Careers in wildlife conservation go beyond caring for animals, and often involve keeping habitats and environs safe from the potentially harmful influence of humans. For people interested in protecting nature, there are several career paths in this area ranging from science-heavy to media-oriented, and many avenues in between.
Zoos and Aquariums
When people think of jobs involving wild animals, they likely think of zoos and aquariums. There are in fact many jobs within these facilities including wildlife biologists and veterinarians. These positions require an advanced degree in zoology, marine biology or veterinary medicine. Support jobs such as veterinary technician, zookeeper, aquarist and wildlife technician require a college education, but don't demand advanced degrees. Internships that provide exposure to wild animals are strongly recommended.
Field researchers study habitats and animals in the wild, rather than in zoos or aquariums. They seek to understand the relationships between animals and environs, and how habitats respond to changes. Field researchers also study behavior and look for signs of human activity that's illegal or potentially dangerous. Many wildlife field researchers work with their state's wildlife and game departments to help manage and maintain ecosystems. Some field researchers collect samples of animals, plants, soil or water for academic research.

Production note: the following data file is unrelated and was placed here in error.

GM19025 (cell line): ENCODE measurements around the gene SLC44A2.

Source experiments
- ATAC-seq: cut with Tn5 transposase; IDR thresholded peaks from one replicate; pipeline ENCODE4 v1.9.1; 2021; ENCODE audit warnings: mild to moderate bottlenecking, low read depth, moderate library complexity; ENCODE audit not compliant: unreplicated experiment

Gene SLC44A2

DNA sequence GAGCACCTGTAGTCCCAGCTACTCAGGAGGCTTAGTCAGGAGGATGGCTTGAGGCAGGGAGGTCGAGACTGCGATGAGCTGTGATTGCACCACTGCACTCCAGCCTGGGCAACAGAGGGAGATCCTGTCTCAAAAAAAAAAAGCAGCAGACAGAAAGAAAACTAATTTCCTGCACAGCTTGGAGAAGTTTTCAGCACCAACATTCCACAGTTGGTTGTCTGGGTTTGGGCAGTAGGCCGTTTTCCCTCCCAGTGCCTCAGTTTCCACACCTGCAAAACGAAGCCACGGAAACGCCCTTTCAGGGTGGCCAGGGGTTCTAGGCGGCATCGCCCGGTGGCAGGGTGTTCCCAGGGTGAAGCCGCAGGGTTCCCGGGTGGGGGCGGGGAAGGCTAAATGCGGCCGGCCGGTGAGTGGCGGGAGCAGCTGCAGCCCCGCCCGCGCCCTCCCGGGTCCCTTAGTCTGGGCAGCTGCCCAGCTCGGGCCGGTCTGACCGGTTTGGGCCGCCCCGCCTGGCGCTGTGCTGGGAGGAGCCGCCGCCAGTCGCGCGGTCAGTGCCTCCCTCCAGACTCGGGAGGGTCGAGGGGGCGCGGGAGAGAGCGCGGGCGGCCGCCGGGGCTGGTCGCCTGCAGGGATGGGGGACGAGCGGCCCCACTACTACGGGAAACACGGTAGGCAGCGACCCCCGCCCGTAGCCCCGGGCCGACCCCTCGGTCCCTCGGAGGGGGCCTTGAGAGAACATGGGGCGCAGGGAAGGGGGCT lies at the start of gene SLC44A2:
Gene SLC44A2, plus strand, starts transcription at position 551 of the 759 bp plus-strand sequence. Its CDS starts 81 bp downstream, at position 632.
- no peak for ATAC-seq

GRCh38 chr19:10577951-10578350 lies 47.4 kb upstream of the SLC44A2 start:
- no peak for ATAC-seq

Effective wildlife management relies on laws and people to enforce the laws. The U.S. Fish and Wildlife Service (FWS) is the nation's top environmental law enforcement agency. Members of the FWS track major threats to wildlife and ecosystems, such as illegal trade, smuggling, exploitation of animals or habitats, habitat destruction and environmental contamination. Federal officers work closely with state and international agencies, and often lend resources and forensics expertise to their state-level counterparts.
Numerous colleges and universities offer programs in wildlife management, zoology, marine biology and veterinary science. These programs need people to teach the next generation of conservationists and wildlife professionals. If academia is not your calling, there are numerous nonprofit organizations whose mission is to educate the public and win support for stricter conservation laws and laws enforcing humane treatment of animals. Within these agencies are jobs for writers, photographers, fundraisers and lobbyists who can help spread the word to the public.
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